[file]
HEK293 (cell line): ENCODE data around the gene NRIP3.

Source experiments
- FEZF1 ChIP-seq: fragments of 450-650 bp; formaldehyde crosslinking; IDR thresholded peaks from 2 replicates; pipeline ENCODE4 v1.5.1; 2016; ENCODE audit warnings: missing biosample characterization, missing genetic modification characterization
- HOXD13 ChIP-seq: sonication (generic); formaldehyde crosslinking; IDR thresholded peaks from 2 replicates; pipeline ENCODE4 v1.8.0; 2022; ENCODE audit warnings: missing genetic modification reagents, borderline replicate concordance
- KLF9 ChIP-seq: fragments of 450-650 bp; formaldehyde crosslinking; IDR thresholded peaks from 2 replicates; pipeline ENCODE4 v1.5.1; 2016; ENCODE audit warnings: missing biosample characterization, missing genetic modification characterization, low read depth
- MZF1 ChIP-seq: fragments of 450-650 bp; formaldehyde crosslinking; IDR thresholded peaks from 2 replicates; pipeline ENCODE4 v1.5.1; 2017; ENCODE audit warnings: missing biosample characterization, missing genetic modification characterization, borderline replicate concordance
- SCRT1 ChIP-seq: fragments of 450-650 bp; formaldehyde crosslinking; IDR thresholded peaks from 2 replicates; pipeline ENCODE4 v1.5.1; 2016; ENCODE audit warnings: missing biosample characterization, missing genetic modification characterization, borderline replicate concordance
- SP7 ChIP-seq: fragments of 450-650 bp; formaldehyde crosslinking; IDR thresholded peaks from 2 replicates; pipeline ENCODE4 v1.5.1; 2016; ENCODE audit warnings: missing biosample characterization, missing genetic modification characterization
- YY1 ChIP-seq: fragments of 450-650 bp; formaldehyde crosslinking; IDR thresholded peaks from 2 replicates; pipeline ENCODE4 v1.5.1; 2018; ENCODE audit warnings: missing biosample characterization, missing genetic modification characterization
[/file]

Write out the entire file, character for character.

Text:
HEK293 (cell line): ENCODE data around the gene NRIP3.

Source experiments
- FEZF1 ChIP-seq: fragments of 450-650 bp; formaldehyde crosslinking; IDR thresholded peaks from 2 replicates; pipeline ENCODE4 v1.5.1; 2016; ENCODE audit warnings: missing biosample characterization, missing genetic modification characterization
- HOXD13 ChIP-seq: sonication (generic); formaldehyde crosslinking; IDR thresholded peaks from 2 replicates; pipeline ENCODE4 v1.8.0; 2022; ENCODE audit warnings: missing genetic modification reagents, borderline replicate concordance
- KLF9 ChIP-seq: fragments of 450-650 bp; formaldehyde crosslinking; IDR thresholded peaks from 2 replicates; pipeline ENCODE4 v1.5.1; 2016; ENCODE audit warnings: missing biosample characterization, missing genetic modification characterization, low read depth
- MZF1 ChIP-seq: fragments of 450-650 bp; formaldehyde crosslinking; IDR thresholded peaks from 2 replicates; pipeline ENCODE4 v1.5.1; 2017; ENCODE audit warnings: missing biosample characterization, missing genetic modification characterization, borderline replicate concordance
- SCRT1 ChIP-seq: fragments of 450-650 bp; formaldehyde crosslinking; IDR thresholded peaks from 2 replicates; pipeline ENCODE4 v1.5.1; 2016; ENCODE audit warnings: missing biosample characterization, missing genetic modification characterization, borderline replicate concordance
- SP7 ChIP-seq: fragments of 450-650 bp; formaldehyde crosslinking; IDR thresholded peaks from 2 replicates; pipeline ENCODE4 v1.5.1; 2016; ENCODE audit warnings: missing biosample characterization, missing genetic modification characterization
- YY1 ChIP-seq: fragments of 450-650 bp; formaldehyde crosslinking; IDR thresholded peaks from 2 replicates; pipeline ENCODE4 v1.5.1; 2018; ENCODE audit warnings: missing biosample characterization, missing genetic modification characterization